It had also been forgotten that advances in the rights of non-Muslim populations across the Middle East – such as the official dismantling of dhimma laws by the Ottomans in the mid-nineteenth century – were only achieved due to sustained political and military pressure from the Great Powers, and at the cost of suppressing mainstream Islamic dogmas. Indeed this ‘humiliation’ of Islam is one of the very things the global Islamic revival is supposed to be winding back: this is why the deterioration of the human rights of non-Muslim minorities – from Malaysia to Egypt – has been so marked in recent decades.

Today Islamic revivalist dogmas, which have become deeply entrenched in Muslim communities both throughout the West and in Muslim majority states, eulogize Islam’s glory days, when Christians and other non-Muslims paid jizya to keep their heads. Revivalists look forward to a time when sharia principles, implemented through unfettered jihad, will enforce the view that non-Muslims do not have an inherent right to life, but only a conceded right for which they must compensate Muslims in gold. We need not be surprised or shocked when young men from around the globe, reared on this poisonous theological cocktail, volunteer for jihad in Syria and Iraq to usher in a longed-for Islamic utopia. It should not shock us that they have no qualms about shedding non-Muslim blood.

The effect of the cultural jihad, waged not only by Muslim apologists, but also by Western elites, is that Western policy makers have become blind to the enormity of present-day non-Muslim suffering under the yoke of Islam, for they have no reference points to comprehend it. To engage with this suffering and develop policies to counter it would require acknowledgement of its root causes, namely the theological framework of jihad and the dhimma, but that is simply too frightening for societies who have multicultural dogmas rusted onto their psyches, having embraced a false view of history and stubbornly obscurantist views about theology.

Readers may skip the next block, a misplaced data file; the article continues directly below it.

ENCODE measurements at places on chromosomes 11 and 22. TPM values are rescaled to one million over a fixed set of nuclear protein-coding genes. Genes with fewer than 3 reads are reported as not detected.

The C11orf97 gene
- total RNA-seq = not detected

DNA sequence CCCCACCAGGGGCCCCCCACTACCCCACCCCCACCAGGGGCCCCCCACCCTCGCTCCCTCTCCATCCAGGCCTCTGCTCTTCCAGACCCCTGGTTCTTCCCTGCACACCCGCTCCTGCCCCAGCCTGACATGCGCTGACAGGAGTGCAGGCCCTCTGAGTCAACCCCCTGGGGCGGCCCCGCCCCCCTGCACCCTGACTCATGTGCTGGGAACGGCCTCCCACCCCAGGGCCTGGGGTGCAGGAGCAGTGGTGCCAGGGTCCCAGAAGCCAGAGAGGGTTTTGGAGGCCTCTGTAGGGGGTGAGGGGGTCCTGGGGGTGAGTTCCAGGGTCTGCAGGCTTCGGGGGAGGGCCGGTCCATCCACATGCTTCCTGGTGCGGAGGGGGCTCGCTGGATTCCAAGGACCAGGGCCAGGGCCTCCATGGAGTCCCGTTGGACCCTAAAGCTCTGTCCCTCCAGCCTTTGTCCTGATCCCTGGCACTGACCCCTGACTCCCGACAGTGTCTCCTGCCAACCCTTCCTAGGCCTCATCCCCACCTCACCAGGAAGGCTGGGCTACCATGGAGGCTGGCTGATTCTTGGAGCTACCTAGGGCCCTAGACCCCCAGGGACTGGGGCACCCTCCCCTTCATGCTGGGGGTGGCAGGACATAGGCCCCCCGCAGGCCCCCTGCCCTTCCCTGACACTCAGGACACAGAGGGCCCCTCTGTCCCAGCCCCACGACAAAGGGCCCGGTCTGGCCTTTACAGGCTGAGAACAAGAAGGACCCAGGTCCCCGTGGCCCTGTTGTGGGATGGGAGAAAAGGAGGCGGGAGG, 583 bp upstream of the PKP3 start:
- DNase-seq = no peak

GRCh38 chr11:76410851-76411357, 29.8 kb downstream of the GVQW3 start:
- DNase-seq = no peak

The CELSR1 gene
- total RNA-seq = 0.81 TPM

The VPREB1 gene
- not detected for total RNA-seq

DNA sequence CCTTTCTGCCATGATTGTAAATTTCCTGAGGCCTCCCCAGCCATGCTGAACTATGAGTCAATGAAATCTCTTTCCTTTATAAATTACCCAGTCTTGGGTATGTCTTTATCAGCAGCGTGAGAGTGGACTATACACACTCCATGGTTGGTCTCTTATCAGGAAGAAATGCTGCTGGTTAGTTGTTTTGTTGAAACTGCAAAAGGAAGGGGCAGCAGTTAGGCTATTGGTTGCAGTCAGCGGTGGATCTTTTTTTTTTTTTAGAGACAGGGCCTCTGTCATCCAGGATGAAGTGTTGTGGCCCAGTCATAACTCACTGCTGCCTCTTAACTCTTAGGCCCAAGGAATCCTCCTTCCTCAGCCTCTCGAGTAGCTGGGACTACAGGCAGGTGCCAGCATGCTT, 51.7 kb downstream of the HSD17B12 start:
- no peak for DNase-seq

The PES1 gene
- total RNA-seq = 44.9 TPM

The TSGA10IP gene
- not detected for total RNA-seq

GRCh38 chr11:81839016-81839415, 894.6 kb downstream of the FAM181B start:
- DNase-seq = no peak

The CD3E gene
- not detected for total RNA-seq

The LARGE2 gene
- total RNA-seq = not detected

As long as policy makers continue to seek intellectual solace in calls for ‘conflict resolution’ and ‘reconciliation’, the vulnerable will continue to be killed, raped and looted in the name of Islamic revivalism. The lives of tens of thousands of vulnerable and peaceful Christians, Yazidis and others, whose crime is that their religion is unacceptable, now hang in the balance in northern Iraq, while the West sits paralyzed on the side lines, stunned and stupefied by the lies it has told itself for so many years.

Infidel West

This is not to say that reconciliation is unnecessary. Usama Bin Ladin got it right when he asserted that the doctrine of the three choices is the crux of the West’s problem with Islam: ‘The West avenges itself against Islam for giving infidels but three options’:

‘Our talks with the infidel West and our conflict with them ultimately revolve around one issue – one that demands our total support, with power and determination, with one voice – and it is: "Does Islam, or does it not, force people by the power of the sword to submit to its authority corporeally if not spiritually?" [The answer is:] Yes. There are only three choices in Islam: either willing submission; or payment of the jizya, through physical though not spiritual, submission to the authority of Islam; or the sword – for it is not right to let him [an infidel] live. The matter is summed up for every person alive: Either submit, or live under the suzerainty of Islam, or die.’

Bin Ladin was right about this, that Islam’s doctrine of three choices, encompassing the theological institutions of jihad and the dhimma, is and must be the central issue for the West in its dialogue with the Islamic world. An understanding of this doctrine and its implications for the human rights of non-Muslims should be a cornerstone of public policy in relation to Islam, both now and in the foreseeable future.